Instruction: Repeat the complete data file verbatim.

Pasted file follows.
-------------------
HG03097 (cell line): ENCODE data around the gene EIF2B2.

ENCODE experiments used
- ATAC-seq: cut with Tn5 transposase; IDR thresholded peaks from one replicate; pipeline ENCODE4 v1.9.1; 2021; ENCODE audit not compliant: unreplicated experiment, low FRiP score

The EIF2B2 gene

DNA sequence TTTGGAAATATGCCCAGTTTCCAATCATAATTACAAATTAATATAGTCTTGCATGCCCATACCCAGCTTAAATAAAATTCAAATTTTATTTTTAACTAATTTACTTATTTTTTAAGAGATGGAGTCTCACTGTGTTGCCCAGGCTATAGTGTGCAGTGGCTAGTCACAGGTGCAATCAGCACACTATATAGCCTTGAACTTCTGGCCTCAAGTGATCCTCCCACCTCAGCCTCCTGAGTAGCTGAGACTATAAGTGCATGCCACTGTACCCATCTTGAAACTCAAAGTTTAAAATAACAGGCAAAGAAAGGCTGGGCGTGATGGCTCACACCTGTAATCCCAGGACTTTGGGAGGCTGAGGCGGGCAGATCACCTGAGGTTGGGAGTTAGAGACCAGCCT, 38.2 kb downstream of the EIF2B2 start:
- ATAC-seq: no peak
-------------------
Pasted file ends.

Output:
HG03097 (cell line): ENCODE data around the gene EIF2B2.

ENCODE experiments used
- ATAC-seq: cut with Tn5 transposase; IDR thresholded peaks from one replicate; pipeline ENCODE4 v1.9.1; 2021; ENCODE audit not compliant: unreplicated experiment, low FRiP score

The EIF2B2 gene

DNA sequence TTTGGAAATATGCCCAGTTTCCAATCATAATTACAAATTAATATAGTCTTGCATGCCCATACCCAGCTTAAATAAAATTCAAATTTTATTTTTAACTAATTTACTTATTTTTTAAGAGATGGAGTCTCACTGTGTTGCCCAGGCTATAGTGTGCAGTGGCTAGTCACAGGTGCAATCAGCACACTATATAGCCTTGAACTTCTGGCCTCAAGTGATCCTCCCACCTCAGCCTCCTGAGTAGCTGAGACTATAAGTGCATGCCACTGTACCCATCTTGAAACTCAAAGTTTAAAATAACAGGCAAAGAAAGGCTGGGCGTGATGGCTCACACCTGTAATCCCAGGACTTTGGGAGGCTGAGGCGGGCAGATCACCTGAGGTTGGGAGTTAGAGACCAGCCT, 38.2 kb downstream of the EIF2B2 start:
- ATAC-seq: no peak